Cursors

Cursors represent SQL statements and their results. The connection object provides your application with a cursor via the cursor( ) method:

cursor = conn.cursor(  );

This cursor is the center of your Python database access. Through the execute( ) method, you send SQL to the database and process any results. The simplest form of database access is, of course, a simple insert:

conn = MySQLdb.connect(host='carthage', user='test', passwd='test', db='test');
cursor = conn.cursor(  );
cursor.execute("INSERT INTO test (test_id, test_char) VALUES (1, 'test')");
print "Affected rows: ", cursor.rowcount;

In this example, the application inserts a new row into the database using the cursor generated by the MySQL connection. It then verifies the insert by printing out the number of rows affected. For inserts, this value should always be 1.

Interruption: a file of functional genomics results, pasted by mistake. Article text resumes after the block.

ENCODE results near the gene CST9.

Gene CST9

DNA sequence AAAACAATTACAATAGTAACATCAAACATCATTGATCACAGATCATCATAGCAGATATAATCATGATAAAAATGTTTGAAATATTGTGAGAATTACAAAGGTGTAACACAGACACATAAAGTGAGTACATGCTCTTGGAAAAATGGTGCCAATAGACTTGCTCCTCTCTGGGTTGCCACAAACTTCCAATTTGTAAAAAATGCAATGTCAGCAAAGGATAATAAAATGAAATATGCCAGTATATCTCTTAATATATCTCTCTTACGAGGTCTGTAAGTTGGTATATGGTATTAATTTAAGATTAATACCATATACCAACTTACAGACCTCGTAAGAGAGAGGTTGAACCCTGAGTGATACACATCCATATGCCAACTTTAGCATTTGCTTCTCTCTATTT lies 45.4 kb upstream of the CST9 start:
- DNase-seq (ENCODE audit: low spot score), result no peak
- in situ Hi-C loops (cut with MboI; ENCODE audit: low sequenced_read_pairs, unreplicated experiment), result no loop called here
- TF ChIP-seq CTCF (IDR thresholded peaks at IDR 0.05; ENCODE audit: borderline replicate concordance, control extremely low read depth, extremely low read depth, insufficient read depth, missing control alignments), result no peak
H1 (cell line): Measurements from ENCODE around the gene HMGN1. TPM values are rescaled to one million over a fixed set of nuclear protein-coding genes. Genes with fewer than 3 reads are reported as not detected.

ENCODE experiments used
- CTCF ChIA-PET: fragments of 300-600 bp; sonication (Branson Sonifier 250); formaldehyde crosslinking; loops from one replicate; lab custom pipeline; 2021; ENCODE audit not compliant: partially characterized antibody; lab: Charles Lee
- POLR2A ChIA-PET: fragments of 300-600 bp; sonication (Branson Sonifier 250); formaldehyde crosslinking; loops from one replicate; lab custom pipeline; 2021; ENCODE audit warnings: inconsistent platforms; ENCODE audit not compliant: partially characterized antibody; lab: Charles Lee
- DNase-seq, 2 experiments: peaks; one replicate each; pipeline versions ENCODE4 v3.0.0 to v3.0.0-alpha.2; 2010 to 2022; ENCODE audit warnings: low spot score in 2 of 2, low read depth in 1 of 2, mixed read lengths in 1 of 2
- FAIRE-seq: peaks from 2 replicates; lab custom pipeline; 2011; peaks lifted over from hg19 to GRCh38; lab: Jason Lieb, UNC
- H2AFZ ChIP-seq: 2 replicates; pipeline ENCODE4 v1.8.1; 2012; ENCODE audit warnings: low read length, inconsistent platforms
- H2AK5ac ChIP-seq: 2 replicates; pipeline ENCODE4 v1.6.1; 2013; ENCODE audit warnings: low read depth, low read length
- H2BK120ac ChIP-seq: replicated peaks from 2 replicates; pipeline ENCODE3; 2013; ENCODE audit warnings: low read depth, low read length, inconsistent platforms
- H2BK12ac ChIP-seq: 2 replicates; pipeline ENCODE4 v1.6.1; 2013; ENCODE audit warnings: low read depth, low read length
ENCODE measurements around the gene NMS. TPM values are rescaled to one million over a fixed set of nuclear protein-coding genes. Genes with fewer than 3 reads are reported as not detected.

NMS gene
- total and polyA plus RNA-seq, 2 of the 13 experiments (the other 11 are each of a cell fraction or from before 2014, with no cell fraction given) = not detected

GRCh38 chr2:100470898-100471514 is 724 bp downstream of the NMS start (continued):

Query processing is a little more complex. Again, you use the execute( ) method to send SQL to the database. Instead of checking the affected rows, however, you grab the results from the cursor using one of many fetch methods. Example 10-1 shows a Python program processing a simple query.

Example 10-1. A simple query
import MySQLdb; connection = None; try: connection = MySQLdb.connect(host="carthage", user="user", passwd="pass", db="test"); cursor = connection.cursor( ); cursor.execute("SELECT test_id, test_val FROM test ORDER BY test_id"); for row in cursor.fetchall( ): print "Key: ", row[0]; print "Value: ", row[1]; connection.close( ); except: ...

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